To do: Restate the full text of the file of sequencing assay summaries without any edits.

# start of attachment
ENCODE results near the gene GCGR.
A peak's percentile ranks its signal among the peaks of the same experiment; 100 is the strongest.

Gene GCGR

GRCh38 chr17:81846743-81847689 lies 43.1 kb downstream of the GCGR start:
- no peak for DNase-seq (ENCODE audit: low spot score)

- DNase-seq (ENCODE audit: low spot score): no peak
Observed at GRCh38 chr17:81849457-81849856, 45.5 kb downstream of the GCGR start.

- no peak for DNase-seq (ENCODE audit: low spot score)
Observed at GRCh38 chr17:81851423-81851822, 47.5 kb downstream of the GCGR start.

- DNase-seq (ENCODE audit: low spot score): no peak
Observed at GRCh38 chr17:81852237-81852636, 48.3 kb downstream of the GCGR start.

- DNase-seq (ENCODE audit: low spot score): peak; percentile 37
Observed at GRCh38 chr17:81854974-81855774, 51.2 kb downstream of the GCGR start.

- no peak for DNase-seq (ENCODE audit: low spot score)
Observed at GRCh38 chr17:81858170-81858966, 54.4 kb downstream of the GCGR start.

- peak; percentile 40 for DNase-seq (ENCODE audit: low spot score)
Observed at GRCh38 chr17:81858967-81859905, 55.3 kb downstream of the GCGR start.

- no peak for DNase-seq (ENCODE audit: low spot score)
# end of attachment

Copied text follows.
ENCODE results near the gene GCGR.
A peak's percentile ranks its signal among the peaks of the same experiment; 100 is the strongest.

Gene GCGR

GRCh38 chr17:81846743-81847689 lies 43.1 kb downstream of the GCGR start:
- no peak for DNase-seq (ENCODE audit: low spot score)

- DNase-seq (ENCODE audit: low spot score): no peak
Observed at GRCh38 chr17:81849457-81849856, 45.5 kb downstream of the GCGR start.

- no peak for DNase-seq (ENCODE audit: low spot score)
Observed at GRCh38 chr17:81851423-81851822, 47.5 kb downstream of the GCGR start.

- DNase-seq (ENCODE audit: low spot score): no peak
Observed at GRCh38 chr17:81852237-81852636, 48.3 kb downstream of the GCGR start.

- DNase-seq (ENCODE audit: low spot score): peak; percentile 37
Observed at GRCh38 chr17:81854974-81855774, 51.2 kb downstream of the GCGR start.

- no peak for DNase-seq (ENCODE audit: low spot score)
Observed at GRCh38 chr17:81858170-81858966, 54.4 kb downstream of the GCGR start.

- peak; percentile 40 for DNase-seq (ENCODE audit: low spot score)
Observed at GRCh38 chr17:81858967-81859905, 55.3 kb downstream of the GCGR start.

- no peak for DNase-seq (ENCODE audit: low spot score)